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The Cult of Saints in Late Antiquity


from its origins to circa AD 700, across the entire Christian world


Name

John/Ioannes Chrysostom, bishop of Constantinople, ob. 407

Saint ID

S00779

Number in BH

BHG 870-881
BHL 4374-4379

Reported Death Not Before

407

Reported Death Not After

407

Gender
Male
Type of Saint
Bishops
Related Evidence Records
IDTitle
E01286Barḥadbešabbā ‘Arbāyā, an East-Syrian author (late 6th/early 7th c.), in his Syriac Ecclesiastical History ascribes a particular importance to such ecclesiastical leaders of the past as *Athanasios (bishop of Alexandria, ob. 373, S00294), *Gregory the Miracle-Worker (bishop and missionary in Pontus, ob. c. 270, S00687), *Basil (bishop of Caesarea, ob. 379, S00780), *Flavianos (bishop of Antioch, ob. 404, S00781), *Diodoros (bishop of Tarsus, ob. c. 390, S00782), *John Chrysostom (bishop of Constantinople, ob. 407, S00784), *Theodoros (bishop of of Mopsuestia, ob. 428, S00783) and *Nestorios (bishop of Constantinople, ob. 450, S00778).
E01312During his episcopate, Nestorios (bishop of Constantinople, ob. 450), brought back the bones of *John Chrysostom (bishop of Constantinople, ob. 407, S00779), who died in exile, in the city of Comana Pontica (northern Asia Minor). Record in the Syriac Ecclesiastical History of Barḥadbešabbā ‘Arbāyā (6th/7th c.).
E01738Coptic list of holy books belonging to the monastery of Apa *Elijah (S00667) on the mountain, presumably at Aphroditopolis/Atfih (Middle Egypt), listing a papyrus manuscript containing an Encomion by Apa Severianos on *John of Constatinople, most probably John Chrysostom (S00779), datable to the 7th/8th century.
E02400Palladius of Helenopolis in his Historical Dialogue on the Life of *John Chrysostom (bishop of Constantinople, ob. 407, S00779), written in 408 or shortly after, recounts the death and burial of John at the shrine of the martyr *Basiliskos (S00388) at Komana/Comana in Pontus (northern Asia Minor). Chrysostom is forewarned of his death by Basiliskos, and is buried with the honours of a martyr. Written in Greek at Syene (Aswan, Upper Egypt).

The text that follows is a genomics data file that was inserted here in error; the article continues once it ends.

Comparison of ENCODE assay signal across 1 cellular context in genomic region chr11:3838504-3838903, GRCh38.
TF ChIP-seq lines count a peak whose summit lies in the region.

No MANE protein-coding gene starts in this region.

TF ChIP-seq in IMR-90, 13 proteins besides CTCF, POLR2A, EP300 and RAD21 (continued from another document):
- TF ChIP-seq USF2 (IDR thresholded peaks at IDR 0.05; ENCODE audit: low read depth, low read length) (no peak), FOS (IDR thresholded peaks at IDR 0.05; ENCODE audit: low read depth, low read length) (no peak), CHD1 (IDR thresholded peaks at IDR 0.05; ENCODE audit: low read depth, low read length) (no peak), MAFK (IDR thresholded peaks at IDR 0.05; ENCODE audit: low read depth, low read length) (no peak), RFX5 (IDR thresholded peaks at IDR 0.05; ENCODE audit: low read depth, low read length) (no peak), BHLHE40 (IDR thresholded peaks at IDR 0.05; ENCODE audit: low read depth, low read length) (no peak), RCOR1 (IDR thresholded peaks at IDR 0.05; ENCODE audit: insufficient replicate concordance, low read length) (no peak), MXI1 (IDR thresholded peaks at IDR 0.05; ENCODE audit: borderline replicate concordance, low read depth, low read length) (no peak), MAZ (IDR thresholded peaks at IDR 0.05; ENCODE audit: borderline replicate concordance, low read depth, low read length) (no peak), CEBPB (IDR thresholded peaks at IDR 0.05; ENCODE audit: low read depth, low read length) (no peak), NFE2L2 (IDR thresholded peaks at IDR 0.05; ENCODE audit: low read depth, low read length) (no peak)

E02621A follower of Chrysostom writes, in 407/408, a Funerary Oration for *John Chrysostom (bishop of Constantinople, ob. 407, S00779) for a memorial ceremony held for the recently deceased bishop, presenting him as a martyr, and requesting his prayers. Written in Greek in Asia Minor or Constantinople.
E02797Greek inscription on a fragment of a bread stamp, probably referring to three saints whose name are lost, differently identified by modern editors. Found at Mount Zion in Jerusalem (Roman province of Palaestina I). Probably late antique.
E02892The Church Calendar of Ioane Zosime, compiled in Georgian in the 10th century, based however on the 5th-7th c. prototype from Jerusalem, commemorates on 26 January the translation of the relics of *John Chrysostom (bishop of Constantinople, ob. 407, S00779) to Constantinople, 'bishop Theodoros' (probably the 8th c. bishop of Jeruslaem), the Emperor Valens, *Polycarp/Polykarpos (probably the martyr of Nicaea, S00958), and *Xenophontos (martyr of Constantinople, 5th c., S01815).
E02893The Church Calendar of Ioane Zosime, compiled in Georgian in the 10th century, based however on the 5th-7th c. prototype from Jerusalem, commemorates on 27 January *John Chrysostom (bishop of Constantinople, ob. 407, S00779) and *Elias (bishop of Jerusalem, ob. 518, S01674).
E02895The Church Calendar of Ioane Zosime, compiled in Georgian in the 10th century, based however on the 5th-7th c. prototype from Jerusalem, commemorates on 29 January *Ignatios (bishop of Antioch and martyr of Rome, S00649), and *John Chrysostom (bishop of Constantinople, ob. 407, S00779), and John, an unidentified hegumen of Mar Saba Monastery.
E02957The early seventh-century Georgian version of the Lectionary of Jerusalem commemorates on 26 January *John Chrysostom (bishop of Constantinople, ob. 407, S00779).